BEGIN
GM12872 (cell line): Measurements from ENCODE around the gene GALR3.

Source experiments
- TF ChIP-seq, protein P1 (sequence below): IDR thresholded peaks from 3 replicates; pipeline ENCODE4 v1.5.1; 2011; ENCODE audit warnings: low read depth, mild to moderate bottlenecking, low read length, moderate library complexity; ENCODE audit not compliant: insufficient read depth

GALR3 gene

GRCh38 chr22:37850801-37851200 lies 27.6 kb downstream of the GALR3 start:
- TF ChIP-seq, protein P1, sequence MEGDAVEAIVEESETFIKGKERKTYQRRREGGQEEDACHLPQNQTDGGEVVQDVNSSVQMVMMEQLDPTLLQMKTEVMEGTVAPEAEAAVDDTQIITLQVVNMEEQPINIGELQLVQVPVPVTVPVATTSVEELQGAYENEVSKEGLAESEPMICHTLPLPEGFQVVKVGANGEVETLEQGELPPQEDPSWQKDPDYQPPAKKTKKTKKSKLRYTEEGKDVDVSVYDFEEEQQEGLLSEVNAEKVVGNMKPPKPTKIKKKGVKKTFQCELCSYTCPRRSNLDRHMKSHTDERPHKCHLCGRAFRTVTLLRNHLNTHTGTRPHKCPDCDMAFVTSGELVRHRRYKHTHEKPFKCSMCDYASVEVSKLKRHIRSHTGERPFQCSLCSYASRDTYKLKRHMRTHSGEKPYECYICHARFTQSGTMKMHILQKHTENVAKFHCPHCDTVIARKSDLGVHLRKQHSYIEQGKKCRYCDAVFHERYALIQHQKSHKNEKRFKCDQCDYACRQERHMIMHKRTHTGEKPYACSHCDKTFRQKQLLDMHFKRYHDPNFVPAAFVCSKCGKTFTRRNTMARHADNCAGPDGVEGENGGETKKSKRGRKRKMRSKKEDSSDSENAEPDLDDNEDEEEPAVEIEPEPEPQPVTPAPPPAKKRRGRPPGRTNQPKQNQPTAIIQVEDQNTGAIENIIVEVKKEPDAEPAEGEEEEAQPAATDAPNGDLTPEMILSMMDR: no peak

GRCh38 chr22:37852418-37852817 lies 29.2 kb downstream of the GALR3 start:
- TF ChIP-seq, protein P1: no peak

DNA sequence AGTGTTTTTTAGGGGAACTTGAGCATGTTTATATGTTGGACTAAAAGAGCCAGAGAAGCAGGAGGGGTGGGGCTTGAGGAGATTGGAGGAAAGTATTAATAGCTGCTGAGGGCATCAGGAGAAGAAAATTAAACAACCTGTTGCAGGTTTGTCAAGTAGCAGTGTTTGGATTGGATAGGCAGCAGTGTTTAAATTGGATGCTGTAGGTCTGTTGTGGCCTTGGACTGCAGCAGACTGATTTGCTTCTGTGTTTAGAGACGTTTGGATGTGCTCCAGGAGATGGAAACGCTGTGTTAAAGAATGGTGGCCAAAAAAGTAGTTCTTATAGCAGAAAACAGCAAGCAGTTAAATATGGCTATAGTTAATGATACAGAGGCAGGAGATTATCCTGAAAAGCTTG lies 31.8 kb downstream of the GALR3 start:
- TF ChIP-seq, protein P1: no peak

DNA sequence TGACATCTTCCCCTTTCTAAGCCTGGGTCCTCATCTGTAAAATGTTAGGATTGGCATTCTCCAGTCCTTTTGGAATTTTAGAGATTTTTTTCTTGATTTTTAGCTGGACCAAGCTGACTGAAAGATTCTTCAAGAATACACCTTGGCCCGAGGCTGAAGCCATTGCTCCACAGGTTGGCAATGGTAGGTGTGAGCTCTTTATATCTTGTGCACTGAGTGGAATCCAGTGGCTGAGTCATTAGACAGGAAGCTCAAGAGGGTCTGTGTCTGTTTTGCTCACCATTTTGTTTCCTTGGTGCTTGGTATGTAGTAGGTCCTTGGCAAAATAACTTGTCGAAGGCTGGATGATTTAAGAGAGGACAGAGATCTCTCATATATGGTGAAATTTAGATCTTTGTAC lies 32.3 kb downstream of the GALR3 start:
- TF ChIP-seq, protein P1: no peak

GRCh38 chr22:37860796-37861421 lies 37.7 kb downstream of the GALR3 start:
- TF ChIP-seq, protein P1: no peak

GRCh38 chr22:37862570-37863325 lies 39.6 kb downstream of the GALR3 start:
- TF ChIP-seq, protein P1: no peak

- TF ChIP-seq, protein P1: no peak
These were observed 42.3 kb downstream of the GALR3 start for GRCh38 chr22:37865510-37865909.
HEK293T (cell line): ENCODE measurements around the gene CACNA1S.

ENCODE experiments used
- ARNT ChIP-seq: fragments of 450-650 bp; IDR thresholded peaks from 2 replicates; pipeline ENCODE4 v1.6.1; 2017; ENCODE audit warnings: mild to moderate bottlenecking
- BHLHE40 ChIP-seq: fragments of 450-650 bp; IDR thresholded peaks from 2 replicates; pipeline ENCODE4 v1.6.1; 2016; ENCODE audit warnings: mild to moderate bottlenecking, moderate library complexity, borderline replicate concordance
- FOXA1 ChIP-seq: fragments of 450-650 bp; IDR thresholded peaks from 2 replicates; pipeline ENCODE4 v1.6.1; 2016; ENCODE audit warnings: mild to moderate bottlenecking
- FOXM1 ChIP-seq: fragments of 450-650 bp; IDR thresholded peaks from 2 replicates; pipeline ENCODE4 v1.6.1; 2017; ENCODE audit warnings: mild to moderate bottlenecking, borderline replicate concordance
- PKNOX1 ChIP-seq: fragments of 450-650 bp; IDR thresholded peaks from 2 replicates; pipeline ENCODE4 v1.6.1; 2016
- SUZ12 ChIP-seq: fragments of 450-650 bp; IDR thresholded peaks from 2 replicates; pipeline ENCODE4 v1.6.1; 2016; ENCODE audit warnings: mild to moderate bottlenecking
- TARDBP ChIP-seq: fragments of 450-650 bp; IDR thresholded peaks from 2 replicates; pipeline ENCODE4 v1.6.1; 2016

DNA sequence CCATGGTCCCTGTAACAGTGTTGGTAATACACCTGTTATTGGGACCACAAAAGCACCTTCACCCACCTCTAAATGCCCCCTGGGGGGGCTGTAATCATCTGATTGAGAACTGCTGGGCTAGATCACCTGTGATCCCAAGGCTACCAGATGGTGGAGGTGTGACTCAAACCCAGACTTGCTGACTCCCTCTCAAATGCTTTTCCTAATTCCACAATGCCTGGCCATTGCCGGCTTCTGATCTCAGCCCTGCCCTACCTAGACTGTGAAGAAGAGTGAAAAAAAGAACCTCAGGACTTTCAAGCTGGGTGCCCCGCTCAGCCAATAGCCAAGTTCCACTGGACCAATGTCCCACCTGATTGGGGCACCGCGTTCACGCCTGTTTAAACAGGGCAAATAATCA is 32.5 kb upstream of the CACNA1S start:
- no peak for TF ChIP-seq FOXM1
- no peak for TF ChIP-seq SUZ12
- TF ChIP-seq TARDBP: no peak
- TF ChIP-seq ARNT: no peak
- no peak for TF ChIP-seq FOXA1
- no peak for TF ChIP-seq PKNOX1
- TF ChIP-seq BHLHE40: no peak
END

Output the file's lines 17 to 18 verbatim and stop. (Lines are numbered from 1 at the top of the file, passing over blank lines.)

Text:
- TF ChIP-seq, protein P1: no peak
These were observed 42.3 kb downstream of the GALR3 start for GRCh38 chr22:37865510-37865909.